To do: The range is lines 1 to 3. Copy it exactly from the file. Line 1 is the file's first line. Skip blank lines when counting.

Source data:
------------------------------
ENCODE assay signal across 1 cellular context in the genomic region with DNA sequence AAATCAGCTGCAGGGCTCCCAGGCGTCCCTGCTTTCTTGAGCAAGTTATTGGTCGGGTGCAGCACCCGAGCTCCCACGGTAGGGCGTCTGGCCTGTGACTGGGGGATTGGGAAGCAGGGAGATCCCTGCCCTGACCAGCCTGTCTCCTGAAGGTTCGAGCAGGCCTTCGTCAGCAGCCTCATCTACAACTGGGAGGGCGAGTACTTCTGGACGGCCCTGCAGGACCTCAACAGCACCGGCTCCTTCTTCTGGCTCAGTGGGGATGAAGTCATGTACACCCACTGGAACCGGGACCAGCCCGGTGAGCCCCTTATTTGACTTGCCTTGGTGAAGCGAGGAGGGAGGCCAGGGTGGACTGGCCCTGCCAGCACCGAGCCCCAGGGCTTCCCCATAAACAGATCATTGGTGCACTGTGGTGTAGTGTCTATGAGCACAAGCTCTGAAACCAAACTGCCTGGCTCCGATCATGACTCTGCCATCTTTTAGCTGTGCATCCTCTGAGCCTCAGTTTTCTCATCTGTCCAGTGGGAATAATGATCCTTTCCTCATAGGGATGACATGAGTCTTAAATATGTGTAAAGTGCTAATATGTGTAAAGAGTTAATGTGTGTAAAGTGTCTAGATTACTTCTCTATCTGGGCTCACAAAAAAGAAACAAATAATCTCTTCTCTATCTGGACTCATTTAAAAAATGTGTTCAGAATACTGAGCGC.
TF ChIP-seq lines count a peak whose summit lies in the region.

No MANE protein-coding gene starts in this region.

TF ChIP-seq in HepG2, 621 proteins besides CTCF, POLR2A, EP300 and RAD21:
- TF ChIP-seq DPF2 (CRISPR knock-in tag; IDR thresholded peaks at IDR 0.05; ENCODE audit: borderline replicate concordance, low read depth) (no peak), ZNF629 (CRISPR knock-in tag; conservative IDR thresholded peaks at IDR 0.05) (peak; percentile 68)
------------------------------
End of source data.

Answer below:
ENCODE assay signal across 1 cellular context in the genomic region with DNA sequence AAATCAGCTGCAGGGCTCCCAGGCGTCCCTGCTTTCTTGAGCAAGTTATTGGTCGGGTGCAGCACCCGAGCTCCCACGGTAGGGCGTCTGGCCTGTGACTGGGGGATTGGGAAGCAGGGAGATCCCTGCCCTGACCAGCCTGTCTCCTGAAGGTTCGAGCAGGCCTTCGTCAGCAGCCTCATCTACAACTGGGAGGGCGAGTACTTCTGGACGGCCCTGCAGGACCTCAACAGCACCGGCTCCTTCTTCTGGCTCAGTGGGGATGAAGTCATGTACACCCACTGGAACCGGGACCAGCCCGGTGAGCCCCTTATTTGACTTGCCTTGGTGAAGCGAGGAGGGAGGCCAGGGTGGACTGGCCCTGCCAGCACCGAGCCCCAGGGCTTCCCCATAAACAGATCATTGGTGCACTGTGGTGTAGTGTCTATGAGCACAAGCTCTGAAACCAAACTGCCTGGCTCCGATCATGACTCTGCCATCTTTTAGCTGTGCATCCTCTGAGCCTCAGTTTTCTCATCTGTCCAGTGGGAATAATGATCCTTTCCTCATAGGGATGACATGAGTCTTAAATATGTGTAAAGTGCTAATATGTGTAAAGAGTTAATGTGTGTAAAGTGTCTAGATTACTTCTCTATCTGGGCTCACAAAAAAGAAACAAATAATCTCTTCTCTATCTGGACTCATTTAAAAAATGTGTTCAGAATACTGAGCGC.
TF ChIP-seq lines count a peak whose summit lies in the region.

No MANE protein-coding gene starts in this region.